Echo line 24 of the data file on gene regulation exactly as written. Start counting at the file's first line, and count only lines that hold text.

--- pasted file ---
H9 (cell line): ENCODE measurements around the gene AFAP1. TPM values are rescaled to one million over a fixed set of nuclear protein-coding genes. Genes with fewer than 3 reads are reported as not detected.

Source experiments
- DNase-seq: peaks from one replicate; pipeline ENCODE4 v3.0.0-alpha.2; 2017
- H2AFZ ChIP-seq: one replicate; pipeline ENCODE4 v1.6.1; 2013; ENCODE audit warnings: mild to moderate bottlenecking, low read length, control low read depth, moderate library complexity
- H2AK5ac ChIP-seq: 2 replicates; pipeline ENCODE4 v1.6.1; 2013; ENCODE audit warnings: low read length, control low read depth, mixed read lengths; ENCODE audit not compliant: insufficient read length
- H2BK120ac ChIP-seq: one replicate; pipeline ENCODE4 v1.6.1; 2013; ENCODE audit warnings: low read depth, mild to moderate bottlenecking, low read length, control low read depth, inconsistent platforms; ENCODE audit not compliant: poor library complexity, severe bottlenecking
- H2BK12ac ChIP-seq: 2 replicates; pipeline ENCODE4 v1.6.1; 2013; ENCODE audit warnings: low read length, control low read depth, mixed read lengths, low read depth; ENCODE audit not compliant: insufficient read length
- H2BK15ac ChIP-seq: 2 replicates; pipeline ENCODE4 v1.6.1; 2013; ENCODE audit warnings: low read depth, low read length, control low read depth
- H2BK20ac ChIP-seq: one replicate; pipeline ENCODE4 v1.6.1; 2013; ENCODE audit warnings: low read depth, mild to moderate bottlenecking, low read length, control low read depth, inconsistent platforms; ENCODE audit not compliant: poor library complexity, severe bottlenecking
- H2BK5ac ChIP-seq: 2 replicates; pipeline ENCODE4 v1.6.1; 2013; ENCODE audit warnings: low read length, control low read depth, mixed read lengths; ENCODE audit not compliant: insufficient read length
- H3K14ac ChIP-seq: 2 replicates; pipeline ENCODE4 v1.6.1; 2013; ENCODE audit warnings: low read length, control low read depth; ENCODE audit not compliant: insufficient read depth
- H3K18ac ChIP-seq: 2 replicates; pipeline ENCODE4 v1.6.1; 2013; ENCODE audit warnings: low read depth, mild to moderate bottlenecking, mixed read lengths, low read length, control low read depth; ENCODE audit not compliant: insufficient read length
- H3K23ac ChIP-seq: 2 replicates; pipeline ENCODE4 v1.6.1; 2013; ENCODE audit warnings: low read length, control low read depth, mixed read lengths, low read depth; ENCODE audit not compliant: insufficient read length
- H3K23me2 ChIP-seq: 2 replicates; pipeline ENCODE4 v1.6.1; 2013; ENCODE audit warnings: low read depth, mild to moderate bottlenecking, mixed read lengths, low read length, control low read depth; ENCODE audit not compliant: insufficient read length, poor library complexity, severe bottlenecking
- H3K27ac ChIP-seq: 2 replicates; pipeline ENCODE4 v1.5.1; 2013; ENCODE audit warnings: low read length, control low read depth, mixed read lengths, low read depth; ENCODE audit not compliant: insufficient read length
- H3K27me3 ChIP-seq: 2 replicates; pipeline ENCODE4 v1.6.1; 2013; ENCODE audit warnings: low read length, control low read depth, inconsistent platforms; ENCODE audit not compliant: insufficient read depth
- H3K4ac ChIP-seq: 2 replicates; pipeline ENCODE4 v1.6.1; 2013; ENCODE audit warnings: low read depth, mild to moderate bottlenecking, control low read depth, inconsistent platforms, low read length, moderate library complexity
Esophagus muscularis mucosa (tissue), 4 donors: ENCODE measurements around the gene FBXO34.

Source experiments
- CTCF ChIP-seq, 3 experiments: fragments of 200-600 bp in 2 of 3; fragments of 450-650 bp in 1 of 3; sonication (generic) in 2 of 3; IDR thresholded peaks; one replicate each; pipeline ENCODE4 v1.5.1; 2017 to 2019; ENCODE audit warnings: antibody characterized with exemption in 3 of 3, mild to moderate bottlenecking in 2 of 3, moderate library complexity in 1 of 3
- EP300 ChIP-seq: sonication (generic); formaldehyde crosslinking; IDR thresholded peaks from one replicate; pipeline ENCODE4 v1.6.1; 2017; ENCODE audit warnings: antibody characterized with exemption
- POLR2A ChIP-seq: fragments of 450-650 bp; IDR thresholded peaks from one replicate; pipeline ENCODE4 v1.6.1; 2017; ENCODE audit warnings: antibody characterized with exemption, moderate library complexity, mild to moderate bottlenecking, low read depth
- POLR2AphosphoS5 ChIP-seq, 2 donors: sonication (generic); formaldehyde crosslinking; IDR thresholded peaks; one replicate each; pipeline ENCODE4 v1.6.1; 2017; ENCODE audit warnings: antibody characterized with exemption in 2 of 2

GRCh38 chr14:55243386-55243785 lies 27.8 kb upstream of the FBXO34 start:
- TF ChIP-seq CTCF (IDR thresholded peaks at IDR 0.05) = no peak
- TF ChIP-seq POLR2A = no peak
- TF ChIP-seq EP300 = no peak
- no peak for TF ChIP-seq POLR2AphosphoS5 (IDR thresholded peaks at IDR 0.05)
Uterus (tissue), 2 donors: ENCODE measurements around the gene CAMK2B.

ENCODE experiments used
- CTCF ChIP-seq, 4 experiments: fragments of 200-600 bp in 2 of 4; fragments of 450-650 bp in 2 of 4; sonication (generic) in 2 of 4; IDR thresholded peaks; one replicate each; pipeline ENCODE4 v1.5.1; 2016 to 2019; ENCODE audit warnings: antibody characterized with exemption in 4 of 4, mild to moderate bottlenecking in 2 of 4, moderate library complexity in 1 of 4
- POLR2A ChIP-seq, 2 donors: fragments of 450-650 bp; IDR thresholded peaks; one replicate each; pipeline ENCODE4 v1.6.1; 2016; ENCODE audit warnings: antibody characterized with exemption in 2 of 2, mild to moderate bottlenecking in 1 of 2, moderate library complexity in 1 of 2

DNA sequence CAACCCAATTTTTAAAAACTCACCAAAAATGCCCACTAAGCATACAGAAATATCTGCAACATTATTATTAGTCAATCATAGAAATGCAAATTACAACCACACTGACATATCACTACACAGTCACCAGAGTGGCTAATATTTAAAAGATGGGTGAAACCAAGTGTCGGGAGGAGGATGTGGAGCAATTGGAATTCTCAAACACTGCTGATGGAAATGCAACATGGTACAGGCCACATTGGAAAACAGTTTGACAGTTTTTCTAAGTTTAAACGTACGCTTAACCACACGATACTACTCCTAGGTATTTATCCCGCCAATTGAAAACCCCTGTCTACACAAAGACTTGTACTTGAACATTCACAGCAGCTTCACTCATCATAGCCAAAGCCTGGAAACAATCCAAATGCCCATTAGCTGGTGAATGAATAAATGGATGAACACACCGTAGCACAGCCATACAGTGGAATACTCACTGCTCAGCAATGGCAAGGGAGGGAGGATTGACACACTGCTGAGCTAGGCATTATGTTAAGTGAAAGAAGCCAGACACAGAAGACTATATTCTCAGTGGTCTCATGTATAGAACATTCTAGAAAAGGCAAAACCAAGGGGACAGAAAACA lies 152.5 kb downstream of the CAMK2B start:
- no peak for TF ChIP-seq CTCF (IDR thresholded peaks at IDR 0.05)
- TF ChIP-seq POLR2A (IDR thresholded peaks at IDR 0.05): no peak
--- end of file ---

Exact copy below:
GRCh38 chr14:55243386-55243785 lies 27.8 kb upstream of the FBXO34 start: